Written by: Matt Patti | November 7th, 2019
Playing with Fire (Andy Fickman, 2019) 1½ out of 4 stars.
Another entry in the “brooding tough guy has to babysit kids” comedy subgenre, Playing with Fire stars John Cena as said tough guy Jake Carson, the rugged leader of a group of “smoke jumpers,” a division of firefighters who parachute into forest fires and extinguish them. The film also stars Keegan Michael Key of Key and Peele and John Leguizamo (John Wick) as Carson’s subordinates in his crew. The plot kicks off with the smoke jumpers rescuing three kids from a burning log cabin. Unfortunately, they find that the kids’ parents are gone for the week, so under the safe-haven law the three smokejumpers must take care of the kids until their parents return. The kids wreak havoc at the base, breaking things and making messes. Can Cena and his crew overcome their biggest challenge yet … handling these kids?
Cena follows in the footsteps of similar actors of years past starring in features as “the muscular, no nonsense, tough guy” dealing with an unexpected responsibility of taking care of kids, such as Vin Diesel in The Pacifier and Dwayne Johnson in Tooth Fairy. Unfortunately, while those two films let their stars shine in their roles, Playing with Fire does not, with Cena coming off as a robotic, narcissistic, somewhat unlikeable piece of muscle meat who is socially awkward and seemingly doesn’t know how to do anything that doesn’t involve fires or the extinguishing of them. This, of course, is not the talented Cena’s fault at all. The problem lies within the script.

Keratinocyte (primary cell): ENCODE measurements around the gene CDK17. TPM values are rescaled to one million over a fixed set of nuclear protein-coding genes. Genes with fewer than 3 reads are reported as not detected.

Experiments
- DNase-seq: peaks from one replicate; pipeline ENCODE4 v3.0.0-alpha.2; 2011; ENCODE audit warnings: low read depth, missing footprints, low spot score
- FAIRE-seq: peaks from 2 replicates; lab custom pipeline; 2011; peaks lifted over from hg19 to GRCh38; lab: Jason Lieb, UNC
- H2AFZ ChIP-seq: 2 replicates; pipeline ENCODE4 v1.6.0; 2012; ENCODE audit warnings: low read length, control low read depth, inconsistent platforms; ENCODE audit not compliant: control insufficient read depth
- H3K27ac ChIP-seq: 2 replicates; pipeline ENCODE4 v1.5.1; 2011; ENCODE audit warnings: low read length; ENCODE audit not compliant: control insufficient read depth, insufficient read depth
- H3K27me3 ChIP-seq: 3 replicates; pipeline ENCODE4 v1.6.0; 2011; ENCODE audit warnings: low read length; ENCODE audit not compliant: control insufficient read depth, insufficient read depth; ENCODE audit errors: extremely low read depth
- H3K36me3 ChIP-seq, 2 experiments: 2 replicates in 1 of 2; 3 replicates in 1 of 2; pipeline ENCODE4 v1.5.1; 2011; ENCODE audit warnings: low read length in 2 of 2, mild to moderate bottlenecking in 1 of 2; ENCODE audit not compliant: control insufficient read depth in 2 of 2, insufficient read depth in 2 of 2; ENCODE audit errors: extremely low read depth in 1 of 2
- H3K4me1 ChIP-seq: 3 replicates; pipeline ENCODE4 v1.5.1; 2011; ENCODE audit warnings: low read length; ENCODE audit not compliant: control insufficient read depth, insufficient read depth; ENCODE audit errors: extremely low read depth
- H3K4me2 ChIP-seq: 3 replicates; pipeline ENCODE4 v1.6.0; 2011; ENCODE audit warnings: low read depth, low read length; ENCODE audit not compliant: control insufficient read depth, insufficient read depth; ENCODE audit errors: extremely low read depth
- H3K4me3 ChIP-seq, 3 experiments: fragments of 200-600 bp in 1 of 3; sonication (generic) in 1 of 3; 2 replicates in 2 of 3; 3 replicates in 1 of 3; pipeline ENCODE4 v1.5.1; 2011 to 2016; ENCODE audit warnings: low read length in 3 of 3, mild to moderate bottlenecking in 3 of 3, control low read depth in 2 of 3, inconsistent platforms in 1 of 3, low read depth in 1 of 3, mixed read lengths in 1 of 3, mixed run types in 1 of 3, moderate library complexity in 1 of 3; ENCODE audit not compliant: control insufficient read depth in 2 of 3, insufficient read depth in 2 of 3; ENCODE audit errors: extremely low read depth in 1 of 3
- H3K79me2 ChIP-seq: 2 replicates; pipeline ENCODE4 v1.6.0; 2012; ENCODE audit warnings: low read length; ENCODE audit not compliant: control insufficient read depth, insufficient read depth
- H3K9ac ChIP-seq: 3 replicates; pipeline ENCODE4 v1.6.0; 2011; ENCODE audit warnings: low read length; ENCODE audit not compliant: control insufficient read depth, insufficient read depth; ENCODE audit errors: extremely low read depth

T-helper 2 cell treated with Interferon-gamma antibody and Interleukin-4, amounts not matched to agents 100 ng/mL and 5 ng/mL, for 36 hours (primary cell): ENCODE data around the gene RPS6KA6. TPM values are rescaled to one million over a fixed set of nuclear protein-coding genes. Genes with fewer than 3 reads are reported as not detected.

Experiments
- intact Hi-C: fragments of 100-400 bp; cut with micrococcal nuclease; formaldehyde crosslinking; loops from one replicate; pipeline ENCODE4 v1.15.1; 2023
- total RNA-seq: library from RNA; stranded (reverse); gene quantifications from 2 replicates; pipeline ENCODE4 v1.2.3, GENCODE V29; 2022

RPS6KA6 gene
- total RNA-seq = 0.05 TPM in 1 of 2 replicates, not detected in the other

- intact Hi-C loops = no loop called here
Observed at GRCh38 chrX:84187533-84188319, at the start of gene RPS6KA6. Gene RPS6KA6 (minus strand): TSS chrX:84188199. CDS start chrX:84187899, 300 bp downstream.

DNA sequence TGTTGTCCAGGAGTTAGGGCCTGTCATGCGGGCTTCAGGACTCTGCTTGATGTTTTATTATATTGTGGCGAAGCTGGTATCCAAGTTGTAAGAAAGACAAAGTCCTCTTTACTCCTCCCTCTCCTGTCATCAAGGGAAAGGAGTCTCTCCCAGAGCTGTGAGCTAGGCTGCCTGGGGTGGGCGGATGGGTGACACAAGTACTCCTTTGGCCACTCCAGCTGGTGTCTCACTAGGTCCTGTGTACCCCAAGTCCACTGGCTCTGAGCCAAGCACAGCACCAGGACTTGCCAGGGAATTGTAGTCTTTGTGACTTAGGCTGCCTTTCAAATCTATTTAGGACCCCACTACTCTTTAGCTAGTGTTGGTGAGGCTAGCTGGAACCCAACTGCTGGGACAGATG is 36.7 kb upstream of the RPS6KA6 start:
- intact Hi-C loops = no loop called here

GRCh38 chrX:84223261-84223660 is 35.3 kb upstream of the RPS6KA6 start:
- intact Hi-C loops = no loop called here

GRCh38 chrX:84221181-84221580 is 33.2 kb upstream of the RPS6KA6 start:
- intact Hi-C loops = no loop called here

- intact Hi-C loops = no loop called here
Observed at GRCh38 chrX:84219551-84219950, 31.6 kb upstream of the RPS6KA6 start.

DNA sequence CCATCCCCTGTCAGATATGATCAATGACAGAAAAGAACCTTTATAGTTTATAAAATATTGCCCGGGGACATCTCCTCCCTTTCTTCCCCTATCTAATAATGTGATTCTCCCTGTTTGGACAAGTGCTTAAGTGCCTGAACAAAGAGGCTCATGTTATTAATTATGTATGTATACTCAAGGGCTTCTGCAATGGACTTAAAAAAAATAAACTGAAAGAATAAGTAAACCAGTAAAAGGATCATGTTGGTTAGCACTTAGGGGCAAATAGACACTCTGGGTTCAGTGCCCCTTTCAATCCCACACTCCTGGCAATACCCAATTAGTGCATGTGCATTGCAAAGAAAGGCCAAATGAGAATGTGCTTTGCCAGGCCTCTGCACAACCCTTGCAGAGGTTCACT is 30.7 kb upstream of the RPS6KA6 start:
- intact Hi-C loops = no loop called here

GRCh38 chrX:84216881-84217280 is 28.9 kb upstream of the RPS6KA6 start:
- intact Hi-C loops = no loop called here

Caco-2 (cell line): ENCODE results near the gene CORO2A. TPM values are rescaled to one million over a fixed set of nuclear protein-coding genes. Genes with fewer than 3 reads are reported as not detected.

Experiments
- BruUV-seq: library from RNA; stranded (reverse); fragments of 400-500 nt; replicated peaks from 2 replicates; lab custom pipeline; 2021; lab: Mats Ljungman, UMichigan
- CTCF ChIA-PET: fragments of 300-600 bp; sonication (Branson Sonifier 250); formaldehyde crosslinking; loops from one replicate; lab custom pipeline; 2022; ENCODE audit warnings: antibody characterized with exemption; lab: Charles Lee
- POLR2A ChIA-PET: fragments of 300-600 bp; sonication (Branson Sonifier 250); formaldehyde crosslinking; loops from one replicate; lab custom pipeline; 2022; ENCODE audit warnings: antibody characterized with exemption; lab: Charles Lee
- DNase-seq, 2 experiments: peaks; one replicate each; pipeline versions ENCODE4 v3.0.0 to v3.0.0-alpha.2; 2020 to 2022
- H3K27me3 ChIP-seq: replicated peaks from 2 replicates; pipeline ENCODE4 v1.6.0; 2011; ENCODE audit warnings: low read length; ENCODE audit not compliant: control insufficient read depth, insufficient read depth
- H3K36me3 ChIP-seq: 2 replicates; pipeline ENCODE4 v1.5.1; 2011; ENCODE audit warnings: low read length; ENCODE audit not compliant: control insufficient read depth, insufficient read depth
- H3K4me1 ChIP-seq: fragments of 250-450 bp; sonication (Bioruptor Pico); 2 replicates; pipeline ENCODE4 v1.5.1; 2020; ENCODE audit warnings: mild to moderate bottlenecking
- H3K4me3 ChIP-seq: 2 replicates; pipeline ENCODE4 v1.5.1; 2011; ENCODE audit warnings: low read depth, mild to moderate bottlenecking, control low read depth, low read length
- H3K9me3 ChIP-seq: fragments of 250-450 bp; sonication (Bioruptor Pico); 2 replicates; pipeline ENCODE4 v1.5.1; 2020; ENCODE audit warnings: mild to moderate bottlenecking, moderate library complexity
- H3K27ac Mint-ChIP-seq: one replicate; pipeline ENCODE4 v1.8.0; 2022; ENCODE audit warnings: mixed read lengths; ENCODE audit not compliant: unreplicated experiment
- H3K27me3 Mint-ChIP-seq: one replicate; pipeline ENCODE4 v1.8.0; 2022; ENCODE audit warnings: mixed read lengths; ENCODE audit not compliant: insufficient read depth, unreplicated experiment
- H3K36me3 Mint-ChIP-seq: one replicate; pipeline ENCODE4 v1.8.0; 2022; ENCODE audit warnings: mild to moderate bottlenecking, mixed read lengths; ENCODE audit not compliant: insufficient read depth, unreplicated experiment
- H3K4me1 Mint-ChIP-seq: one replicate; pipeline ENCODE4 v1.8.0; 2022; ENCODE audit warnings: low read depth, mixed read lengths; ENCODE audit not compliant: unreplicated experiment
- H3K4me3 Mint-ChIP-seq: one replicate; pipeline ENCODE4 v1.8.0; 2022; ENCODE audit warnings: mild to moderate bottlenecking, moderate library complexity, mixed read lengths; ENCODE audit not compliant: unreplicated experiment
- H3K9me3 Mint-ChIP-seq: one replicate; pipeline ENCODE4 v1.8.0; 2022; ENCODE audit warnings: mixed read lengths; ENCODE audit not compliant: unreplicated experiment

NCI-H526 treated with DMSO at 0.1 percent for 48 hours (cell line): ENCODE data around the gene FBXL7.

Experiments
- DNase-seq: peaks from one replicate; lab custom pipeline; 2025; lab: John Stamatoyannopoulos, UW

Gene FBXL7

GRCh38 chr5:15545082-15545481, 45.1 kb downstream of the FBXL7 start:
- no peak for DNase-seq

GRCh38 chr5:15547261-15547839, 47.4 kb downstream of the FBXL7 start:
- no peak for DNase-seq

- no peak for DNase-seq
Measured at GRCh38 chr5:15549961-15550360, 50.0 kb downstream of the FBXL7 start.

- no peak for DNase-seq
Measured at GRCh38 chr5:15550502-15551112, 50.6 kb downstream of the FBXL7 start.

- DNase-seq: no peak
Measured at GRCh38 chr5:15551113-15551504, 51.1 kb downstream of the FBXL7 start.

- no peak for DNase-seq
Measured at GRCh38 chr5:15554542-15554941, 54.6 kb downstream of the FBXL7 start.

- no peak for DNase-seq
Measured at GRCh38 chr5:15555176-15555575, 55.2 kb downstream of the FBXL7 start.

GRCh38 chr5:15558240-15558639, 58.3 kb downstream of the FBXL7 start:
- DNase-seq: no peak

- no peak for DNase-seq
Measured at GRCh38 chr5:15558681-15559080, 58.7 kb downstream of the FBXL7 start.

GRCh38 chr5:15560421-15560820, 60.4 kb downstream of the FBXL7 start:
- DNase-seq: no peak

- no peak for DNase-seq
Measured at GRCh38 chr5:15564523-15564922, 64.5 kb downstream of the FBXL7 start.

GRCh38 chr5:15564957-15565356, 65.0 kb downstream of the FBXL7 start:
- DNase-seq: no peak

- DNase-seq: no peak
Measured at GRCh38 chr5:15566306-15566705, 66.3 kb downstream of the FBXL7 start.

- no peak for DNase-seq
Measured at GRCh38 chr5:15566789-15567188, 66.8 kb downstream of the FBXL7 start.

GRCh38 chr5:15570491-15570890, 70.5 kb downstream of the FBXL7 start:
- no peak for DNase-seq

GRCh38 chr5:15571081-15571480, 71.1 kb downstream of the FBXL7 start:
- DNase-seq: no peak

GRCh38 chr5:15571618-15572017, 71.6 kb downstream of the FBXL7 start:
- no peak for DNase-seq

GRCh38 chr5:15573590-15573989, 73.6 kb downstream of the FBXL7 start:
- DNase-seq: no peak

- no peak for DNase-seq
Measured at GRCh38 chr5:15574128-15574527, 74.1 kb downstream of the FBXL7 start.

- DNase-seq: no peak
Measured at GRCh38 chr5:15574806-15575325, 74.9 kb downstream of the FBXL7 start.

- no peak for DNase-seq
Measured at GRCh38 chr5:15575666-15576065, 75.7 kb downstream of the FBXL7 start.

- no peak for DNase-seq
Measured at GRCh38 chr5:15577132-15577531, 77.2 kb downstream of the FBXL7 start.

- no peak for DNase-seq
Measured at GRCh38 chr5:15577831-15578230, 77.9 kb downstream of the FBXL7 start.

The script fails in almost all aspects. The lines were cringeworthy at points, and very few words spoken from the main characters were actually funny. I wasn’t sure it was possible, but this film rendered John Cena and Keegan Michael Key, two very talented and funny personalities, utterly humorless. In fact, I’d argue that both Cena and Key are much funnier in interviews and in public than they were in this movie … which is a tribute to their personalities but also to this script’s inability to capitalize on their comedic talents. Also, the story is very repetitive, familiar, and predictable. It follows almost every single beat of those aforementioned similar films. Nothing seems new. I found myself predicting the ending about ¾ of the way through the movie, and I was correct about every single aspect of how the ending played out. It’s not too hard to guess when you’ve seen the same thing before so many times.
Playing with Fire isn’t awful, and could be enjoyed by kids and some easygoing families. There is enough slapstick humor and pop-culture references to keep audiences moderately interested, and there are a few funny moments. The effects and cinematography in the film are unimpressive but harken back to a nostalgic ‘90s movie, which might please some. However, anyone looking for something that can be enjoyed by adults alone will be disappointed by the repetitive, stale story with so many predictable beats and rushed mood changes. I feel like kids might even become a bit bored with the movie. For a film that runs at about 96 minutes, it felt much longer … which isn’t a good thing. Overall, Playing with Fire is a disappointing comedy that is very familiar and unoriginal, while at the same time not playing on the same level as those familiar films that came before it. Instead of presenting a raging fire, the film is executed more like a blown-out candle.